Growing up in a primarily white suburban area I was reminded of my otherness by kids tugging at the sides of their eyes, pointing out my differences, and laughing in a way that implicitly stated I was less than. I was raised by a caucasian family. My parents made an earnest effort to expose me to Korean culture, but at a young age I had already learned — being different was not the way to fit in; being Korean was different — and therefore not cool. In third grade we had to paint a self-portrait. Mine is currently hanging in the basement of my parents’ home — preserved like the Mona Lisa in my dad’s workroom which serves as a gallery to some of my finest work, including a polar bear with a camel toe and an oversized diva paw. My self portrait has a lovely hot pink background with flowers — I’m wearing bell bottoms and a flared top, all v 70s chic. I have two eyes, a nose, lips, and pigtails with two purple scrunchies holding up ‘my’ golden blonde hair. It’s a perfectly lovely portrait painted by a third grader who when asked to create a self portrait took the opportunity to draw who she wanted to be instead of who she was.

As I grew up, I was referred to as a ‘twinkie’ — yellow on the outside, white on the inside. I never saw this as offensive. Instead I saw this as a compliment, as extremely validating, as the ultimate achievement — the gold medal — in fitting and blending in. When people would tell me ‘you’re not really Asian,’ I would sigh in relief, ‘phew — they get me!’ High school is a confined microcosm of the world, so I got by — with a smaller community of people it was easier to keep up the charade. They knew who I really was and understood I wasn’t really Asian.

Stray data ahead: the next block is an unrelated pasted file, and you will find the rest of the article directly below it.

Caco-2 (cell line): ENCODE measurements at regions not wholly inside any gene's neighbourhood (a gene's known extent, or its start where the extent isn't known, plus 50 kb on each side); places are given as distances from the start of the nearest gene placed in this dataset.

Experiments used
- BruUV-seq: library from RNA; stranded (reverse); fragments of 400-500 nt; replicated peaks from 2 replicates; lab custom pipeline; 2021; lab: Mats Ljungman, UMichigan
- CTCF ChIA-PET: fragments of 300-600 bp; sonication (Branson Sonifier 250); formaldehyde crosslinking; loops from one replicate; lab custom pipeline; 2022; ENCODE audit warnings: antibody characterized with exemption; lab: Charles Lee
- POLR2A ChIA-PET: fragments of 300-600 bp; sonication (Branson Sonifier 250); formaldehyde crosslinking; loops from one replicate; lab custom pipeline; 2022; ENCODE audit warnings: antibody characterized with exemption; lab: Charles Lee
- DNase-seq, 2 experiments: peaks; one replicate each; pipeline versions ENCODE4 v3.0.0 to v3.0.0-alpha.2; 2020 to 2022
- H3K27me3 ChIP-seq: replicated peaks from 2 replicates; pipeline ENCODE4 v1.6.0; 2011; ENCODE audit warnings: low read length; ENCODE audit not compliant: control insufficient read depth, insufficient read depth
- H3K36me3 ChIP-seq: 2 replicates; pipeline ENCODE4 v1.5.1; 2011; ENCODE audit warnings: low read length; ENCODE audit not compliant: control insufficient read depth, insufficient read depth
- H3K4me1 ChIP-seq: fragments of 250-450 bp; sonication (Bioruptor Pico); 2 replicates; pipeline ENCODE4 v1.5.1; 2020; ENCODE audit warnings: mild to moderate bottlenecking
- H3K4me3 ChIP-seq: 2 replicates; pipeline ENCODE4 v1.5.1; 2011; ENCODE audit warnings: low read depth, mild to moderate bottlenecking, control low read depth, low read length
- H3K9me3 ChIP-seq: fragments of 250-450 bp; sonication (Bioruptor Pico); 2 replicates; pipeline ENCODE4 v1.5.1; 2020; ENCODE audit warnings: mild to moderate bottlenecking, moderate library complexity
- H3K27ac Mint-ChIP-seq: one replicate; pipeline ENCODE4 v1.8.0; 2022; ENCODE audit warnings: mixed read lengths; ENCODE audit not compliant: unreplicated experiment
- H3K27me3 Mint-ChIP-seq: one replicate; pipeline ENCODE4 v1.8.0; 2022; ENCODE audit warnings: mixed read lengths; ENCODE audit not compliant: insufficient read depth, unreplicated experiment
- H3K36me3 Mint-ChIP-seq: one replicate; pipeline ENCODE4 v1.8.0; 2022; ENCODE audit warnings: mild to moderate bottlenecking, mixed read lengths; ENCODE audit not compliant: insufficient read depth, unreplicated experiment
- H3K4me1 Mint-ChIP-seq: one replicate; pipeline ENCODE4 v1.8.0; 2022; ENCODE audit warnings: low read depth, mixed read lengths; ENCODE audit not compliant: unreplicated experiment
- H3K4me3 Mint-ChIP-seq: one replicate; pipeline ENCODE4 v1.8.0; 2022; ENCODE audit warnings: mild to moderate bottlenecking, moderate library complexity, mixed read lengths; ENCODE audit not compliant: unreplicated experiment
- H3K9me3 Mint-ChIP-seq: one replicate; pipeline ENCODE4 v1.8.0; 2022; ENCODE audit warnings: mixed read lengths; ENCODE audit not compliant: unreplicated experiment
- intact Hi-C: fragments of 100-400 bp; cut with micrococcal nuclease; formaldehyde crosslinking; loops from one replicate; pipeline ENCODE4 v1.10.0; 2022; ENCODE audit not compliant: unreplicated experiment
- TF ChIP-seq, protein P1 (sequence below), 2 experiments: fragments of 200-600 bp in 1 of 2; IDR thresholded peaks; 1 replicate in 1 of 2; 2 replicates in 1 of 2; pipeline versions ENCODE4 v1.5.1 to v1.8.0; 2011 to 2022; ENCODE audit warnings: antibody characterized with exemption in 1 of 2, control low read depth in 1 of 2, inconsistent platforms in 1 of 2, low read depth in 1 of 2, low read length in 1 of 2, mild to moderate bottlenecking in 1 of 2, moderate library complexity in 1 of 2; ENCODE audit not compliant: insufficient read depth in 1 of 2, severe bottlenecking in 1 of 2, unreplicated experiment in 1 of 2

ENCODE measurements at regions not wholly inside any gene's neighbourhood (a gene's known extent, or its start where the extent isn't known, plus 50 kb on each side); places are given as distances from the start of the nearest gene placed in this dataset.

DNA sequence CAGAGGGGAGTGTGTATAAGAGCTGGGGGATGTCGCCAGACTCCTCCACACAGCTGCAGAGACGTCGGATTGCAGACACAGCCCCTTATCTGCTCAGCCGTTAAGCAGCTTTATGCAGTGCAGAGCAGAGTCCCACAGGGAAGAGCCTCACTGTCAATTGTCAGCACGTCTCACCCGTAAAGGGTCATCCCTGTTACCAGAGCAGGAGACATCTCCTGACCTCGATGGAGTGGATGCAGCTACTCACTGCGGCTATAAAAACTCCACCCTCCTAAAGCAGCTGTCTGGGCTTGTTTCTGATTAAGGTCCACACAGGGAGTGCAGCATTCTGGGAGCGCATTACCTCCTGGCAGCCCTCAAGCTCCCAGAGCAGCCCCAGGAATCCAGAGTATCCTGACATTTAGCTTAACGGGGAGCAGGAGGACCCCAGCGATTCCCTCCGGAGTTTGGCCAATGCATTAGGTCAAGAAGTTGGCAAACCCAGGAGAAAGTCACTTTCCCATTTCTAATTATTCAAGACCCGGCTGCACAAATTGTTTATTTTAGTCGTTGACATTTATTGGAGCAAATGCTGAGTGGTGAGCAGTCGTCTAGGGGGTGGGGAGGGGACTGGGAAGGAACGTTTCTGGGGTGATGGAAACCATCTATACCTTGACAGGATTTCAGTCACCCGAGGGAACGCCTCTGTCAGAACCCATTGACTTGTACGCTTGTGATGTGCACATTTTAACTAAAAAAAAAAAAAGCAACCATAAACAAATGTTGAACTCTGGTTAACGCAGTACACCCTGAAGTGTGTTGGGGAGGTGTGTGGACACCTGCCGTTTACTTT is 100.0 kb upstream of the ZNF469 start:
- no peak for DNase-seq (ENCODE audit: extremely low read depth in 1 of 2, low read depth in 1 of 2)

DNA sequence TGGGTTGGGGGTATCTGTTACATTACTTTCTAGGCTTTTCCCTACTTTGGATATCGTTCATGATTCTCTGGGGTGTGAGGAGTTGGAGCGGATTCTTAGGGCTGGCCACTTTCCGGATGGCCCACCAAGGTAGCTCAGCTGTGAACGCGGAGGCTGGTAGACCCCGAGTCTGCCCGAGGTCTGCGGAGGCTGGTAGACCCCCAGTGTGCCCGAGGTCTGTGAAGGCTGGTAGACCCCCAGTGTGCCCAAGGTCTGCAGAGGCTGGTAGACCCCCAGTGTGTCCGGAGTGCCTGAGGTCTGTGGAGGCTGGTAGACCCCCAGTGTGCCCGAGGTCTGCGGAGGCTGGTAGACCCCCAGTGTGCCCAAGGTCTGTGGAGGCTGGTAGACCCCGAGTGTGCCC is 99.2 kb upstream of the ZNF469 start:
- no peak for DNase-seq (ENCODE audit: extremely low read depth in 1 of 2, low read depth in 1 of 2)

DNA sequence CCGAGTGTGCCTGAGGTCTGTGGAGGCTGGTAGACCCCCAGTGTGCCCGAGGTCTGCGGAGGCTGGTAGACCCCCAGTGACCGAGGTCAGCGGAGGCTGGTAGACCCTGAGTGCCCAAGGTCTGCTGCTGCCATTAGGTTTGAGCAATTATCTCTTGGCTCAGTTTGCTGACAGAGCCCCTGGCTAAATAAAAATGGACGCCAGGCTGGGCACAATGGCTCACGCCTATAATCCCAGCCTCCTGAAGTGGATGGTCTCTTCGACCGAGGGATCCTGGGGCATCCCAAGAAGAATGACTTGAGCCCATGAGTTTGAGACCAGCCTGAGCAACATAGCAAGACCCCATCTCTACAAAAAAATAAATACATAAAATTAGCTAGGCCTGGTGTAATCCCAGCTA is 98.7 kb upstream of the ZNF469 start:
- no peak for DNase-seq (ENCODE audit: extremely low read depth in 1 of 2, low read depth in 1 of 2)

Then came college — I can still remember first year trying to establish the baseline understanding that I wasn’t really Asian. I would do this in subtle ways, mentioning I was adopted at opportune times, which in hindsight I doubt ever fit naturally into a light conversation over natty light at a frat party. The way I spoke, the brands I wore, the way I did my make-up — they were all in an effort to pass. My first year of college was tough for this reason, feeling like I had to work to prove myself, not in academics but in my identity. I needed people to understand who I really was, that I wasn’t really Asian. I regret the lost opportunities to make connections with people who given the chance may have really seen and heard me and in the process validated who I actually really am — instead I saw associating with other Asian Americans as a threat to the validity of my ‘not being really Asian.’

The Atlantic recently published an article written by Alex Tizon about Lola, his family’s slave. This article led me to Tizon’s book, “Big Little Man: In Search of My Asian Self,” in which he shares his experience struggling with his identity as an Asian American male. Among many first hand accounts that well-capture the complexity of Asian American identity, Tizon speaks about his parents — how they would use ‘American’ and ‘white’ interchangeably, as many people do, and how despite his best efforts, he would never be either: